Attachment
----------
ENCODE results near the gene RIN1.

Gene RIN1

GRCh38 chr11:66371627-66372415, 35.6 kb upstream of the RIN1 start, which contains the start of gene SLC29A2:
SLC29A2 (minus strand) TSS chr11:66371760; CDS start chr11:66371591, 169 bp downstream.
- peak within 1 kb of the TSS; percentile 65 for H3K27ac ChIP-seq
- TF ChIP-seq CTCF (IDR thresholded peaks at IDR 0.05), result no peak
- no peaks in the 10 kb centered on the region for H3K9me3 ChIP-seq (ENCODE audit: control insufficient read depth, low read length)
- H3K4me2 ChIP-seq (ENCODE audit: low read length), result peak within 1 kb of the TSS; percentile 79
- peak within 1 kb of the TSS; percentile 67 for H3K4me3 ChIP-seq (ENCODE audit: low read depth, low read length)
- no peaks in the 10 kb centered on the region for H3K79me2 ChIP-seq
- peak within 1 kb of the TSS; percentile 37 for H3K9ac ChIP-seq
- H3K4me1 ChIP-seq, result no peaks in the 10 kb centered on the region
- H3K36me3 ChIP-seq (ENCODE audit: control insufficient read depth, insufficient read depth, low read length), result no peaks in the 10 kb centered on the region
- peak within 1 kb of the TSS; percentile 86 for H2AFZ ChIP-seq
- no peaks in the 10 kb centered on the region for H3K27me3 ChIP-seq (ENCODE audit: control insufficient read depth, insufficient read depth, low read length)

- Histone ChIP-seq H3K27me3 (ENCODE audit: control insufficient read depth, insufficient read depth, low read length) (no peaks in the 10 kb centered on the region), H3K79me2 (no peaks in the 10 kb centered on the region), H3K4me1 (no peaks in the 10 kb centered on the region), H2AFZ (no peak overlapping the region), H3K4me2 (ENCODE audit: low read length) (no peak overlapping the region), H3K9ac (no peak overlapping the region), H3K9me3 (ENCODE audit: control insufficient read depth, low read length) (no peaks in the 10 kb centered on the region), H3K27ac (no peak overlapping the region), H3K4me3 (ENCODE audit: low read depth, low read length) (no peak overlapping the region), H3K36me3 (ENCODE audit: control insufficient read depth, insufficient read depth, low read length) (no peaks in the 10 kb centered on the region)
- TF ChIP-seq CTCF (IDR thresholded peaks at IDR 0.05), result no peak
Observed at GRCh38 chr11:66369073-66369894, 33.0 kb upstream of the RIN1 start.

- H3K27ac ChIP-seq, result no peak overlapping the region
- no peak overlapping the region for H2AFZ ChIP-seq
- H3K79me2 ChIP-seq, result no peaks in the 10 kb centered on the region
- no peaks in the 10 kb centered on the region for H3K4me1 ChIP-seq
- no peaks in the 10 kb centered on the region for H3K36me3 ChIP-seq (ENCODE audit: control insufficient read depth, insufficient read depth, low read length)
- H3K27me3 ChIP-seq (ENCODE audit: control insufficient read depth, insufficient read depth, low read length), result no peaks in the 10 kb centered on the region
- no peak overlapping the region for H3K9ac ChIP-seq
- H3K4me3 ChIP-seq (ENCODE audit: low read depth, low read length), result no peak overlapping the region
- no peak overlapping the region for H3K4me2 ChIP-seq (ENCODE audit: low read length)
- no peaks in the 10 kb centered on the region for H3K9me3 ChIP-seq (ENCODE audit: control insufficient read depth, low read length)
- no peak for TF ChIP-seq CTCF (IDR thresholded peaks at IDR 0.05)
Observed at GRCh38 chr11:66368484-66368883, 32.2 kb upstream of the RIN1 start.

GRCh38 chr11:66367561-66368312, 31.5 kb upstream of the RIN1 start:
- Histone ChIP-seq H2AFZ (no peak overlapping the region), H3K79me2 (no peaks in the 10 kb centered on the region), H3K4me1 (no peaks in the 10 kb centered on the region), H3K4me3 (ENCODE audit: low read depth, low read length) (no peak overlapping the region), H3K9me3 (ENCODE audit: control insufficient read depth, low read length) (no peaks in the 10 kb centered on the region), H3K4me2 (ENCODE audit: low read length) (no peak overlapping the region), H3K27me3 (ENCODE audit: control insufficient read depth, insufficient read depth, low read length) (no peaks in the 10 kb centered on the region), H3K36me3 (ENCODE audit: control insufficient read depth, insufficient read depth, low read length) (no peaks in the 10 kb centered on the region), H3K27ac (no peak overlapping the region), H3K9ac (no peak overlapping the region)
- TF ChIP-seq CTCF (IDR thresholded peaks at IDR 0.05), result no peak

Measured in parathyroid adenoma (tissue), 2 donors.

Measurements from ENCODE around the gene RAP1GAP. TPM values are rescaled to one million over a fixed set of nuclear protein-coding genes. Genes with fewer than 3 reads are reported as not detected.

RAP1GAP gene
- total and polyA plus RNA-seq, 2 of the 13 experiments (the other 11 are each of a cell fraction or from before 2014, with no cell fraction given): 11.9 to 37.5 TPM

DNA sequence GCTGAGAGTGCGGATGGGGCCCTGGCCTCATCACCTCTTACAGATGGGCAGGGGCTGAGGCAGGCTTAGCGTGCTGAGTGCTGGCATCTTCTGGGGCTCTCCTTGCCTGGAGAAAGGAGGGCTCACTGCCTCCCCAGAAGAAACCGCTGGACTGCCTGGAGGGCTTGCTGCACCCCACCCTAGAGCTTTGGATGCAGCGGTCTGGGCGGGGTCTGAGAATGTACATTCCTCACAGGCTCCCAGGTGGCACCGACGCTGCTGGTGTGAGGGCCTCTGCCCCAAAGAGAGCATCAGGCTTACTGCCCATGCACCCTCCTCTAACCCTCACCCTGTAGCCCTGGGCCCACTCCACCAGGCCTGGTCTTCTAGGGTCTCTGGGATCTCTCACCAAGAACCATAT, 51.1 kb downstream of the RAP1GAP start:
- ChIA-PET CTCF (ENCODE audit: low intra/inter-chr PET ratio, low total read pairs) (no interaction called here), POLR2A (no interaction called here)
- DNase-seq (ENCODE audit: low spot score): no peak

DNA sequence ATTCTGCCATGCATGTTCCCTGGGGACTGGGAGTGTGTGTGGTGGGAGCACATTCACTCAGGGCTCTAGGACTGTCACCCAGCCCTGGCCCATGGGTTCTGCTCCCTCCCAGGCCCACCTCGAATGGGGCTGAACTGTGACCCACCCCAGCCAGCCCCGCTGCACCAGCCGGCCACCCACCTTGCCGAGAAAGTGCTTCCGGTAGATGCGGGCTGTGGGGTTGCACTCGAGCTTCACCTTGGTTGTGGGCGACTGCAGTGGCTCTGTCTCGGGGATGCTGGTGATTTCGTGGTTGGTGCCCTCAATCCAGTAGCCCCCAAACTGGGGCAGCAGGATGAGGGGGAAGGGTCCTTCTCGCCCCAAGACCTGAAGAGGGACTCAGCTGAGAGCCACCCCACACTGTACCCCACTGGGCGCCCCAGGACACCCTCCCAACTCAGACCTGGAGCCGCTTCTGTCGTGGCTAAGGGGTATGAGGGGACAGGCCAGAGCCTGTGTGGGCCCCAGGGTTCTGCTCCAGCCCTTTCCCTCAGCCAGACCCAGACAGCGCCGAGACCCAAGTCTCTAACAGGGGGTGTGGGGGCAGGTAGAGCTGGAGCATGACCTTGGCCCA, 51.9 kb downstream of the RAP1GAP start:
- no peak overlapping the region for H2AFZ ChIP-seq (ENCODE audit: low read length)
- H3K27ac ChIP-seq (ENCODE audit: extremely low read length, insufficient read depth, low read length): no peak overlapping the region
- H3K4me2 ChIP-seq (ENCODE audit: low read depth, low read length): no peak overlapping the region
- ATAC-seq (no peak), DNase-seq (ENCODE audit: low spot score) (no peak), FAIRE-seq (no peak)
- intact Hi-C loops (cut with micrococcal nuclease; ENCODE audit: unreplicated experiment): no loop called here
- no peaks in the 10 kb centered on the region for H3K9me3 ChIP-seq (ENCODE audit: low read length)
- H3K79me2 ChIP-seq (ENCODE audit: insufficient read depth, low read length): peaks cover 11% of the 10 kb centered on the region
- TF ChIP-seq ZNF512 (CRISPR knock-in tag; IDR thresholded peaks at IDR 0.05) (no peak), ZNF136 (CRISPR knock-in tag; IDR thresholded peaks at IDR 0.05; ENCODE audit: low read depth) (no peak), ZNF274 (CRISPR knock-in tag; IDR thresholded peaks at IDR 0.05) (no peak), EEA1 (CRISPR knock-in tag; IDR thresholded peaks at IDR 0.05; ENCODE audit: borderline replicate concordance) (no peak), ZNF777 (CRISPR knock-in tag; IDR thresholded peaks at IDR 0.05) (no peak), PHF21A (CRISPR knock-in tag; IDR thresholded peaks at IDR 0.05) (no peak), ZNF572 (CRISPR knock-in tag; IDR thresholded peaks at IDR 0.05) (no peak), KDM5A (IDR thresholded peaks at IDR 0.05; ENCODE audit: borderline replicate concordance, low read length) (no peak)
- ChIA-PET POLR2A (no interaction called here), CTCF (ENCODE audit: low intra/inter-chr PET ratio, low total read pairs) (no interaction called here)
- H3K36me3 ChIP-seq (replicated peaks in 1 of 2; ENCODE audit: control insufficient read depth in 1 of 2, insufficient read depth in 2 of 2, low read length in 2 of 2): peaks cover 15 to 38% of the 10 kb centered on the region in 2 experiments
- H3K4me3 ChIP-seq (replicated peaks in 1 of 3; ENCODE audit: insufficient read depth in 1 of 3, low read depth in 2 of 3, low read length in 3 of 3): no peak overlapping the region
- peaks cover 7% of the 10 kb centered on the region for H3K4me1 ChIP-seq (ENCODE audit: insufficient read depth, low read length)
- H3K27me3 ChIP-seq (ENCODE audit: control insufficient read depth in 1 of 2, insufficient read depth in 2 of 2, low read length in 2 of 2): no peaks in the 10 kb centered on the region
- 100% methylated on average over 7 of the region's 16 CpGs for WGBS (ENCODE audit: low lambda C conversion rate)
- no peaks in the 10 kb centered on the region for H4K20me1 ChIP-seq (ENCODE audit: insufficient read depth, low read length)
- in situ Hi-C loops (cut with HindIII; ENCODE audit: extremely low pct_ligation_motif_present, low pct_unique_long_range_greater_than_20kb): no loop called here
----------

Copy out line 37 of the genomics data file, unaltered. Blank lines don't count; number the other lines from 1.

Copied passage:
- total and polyA plus RNA-seq, 2 of the 13 experiments (the other 11 are each of a cell fraction or from before 2014, with no cell fraction given): 11.9 to 37.5 TPM